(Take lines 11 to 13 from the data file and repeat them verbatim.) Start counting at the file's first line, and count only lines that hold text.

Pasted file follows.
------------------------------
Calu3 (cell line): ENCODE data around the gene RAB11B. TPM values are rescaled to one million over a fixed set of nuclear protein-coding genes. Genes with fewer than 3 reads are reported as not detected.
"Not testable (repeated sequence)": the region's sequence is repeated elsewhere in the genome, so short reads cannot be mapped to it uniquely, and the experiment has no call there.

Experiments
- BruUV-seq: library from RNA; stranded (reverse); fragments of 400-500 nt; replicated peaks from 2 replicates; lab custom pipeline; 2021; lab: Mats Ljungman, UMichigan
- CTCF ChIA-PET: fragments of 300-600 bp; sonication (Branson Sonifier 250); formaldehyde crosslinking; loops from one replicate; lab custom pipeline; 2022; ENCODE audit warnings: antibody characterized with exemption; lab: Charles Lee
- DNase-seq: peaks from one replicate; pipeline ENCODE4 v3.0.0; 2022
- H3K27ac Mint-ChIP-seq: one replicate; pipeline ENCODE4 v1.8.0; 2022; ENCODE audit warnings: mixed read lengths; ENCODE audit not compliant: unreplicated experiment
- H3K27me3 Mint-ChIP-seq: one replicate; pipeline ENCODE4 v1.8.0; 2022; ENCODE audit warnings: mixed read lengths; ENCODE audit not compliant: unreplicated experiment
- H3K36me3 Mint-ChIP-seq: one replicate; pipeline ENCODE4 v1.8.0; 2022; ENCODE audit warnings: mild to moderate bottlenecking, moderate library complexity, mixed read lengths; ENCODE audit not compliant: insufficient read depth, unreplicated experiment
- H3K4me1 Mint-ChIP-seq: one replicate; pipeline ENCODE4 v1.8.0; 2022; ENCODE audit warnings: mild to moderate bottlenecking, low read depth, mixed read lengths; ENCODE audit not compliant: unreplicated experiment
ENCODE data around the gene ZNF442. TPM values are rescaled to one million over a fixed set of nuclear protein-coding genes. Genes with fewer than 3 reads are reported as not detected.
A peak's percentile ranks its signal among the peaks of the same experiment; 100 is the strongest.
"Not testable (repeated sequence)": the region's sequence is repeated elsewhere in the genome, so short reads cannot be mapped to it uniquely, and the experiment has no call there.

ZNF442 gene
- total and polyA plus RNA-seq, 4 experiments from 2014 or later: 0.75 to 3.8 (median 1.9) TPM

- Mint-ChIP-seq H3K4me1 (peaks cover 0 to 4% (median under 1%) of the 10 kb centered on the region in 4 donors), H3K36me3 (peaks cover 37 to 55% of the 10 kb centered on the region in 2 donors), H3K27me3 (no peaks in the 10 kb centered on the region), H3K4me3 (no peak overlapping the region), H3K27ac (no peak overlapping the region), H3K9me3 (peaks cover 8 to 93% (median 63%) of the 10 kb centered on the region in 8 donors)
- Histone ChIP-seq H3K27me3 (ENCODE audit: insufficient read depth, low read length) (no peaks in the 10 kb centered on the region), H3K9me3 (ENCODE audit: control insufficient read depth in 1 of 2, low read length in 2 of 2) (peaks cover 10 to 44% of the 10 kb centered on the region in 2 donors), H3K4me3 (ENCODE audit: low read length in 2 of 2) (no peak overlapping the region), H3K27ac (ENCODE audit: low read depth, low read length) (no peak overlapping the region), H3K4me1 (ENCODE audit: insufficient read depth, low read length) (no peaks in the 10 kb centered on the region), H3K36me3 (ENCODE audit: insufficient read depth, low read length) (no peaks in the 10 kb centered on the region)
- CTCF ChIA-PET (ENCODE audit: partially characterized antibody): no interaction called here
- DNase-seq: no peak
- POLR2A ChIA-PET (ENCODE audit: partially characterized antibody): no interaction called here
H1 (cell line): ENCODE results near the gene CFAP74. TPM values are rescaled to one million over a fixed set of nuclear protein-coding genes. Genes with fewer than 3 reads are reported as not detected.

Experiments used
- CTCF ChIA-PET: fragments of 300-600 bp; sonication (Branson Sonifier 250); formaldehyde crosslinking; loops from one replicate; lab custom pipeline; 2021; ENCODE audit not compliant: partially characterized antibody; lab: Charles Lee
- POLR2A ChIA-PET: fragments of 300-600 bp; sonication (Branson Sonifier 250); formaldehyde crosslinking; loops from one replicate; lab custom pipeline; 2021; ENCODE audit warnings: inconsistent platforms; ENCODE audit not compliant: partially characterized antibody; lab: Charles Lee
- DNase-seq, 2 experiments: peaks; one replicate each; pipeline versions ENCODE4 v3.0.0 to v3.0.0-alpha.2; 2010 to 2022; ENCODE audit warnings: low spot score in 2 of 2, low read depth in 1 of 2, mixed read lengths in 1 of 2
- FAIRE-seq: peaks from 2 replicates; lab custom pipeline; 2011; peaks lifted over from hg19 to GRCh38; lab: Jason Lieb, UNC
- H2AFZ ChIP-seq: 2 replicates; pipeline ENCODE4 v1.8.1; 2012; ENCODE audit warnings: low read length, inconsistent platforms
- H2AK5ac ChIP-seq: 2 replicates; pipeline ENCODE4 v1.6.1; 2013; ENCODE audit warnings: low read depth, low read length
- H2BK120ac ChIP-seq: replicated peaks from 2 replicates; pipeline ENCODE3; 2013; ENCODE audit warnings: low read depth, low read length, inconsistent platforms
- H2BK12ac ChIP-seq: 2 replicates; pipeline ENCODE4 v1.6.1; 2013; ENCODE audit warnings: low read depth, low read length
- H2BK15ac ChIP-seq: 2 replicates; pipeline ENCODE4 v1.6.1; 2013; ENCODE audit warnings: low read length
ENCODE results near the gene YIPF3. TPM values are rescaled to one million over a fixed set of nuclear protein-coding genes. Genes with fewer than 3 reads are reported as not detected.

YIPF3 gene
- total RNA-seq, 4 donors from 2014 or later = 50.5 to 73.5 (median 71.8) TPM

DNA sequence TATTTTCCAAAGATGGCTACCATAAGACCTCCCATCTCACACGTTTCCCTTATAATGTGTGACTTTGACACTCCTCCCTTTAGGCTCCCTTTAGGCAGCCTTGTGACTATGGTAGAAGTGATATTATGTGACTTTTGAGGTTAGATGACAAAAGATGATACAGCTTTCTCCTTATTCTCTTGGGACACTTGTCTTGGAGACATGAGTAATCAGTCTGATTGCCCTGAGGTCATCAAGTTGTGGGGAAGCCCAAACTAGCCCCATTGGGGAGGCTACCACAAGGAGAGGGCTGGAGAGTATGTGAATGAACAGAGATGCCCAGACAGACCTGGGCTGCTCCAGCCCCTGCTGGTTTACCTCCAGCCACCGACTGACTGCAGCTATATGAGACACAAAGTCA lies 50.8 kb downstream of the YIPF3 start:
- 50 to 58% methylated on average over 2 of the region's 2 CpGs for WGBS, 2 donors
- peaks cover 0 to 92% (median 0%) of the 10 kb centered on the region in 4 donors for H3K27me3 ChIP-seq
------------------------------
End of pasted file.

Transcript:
ENCODE data around the gene ZNF442. TPM values are rescaled to one million over a fixed set of nuclear protein-coding genes. Genes with fewer than 3 reads are reported as not detected.
A peak's percentile ranks its signal among the peaks of the same experiment; 100 is the strongest.
"Not testable (repeated sequence)": the region's sequence is repeated elsewhere in the genome, so short reads cannot be mapped to it uniquely, and the experiment has no call there.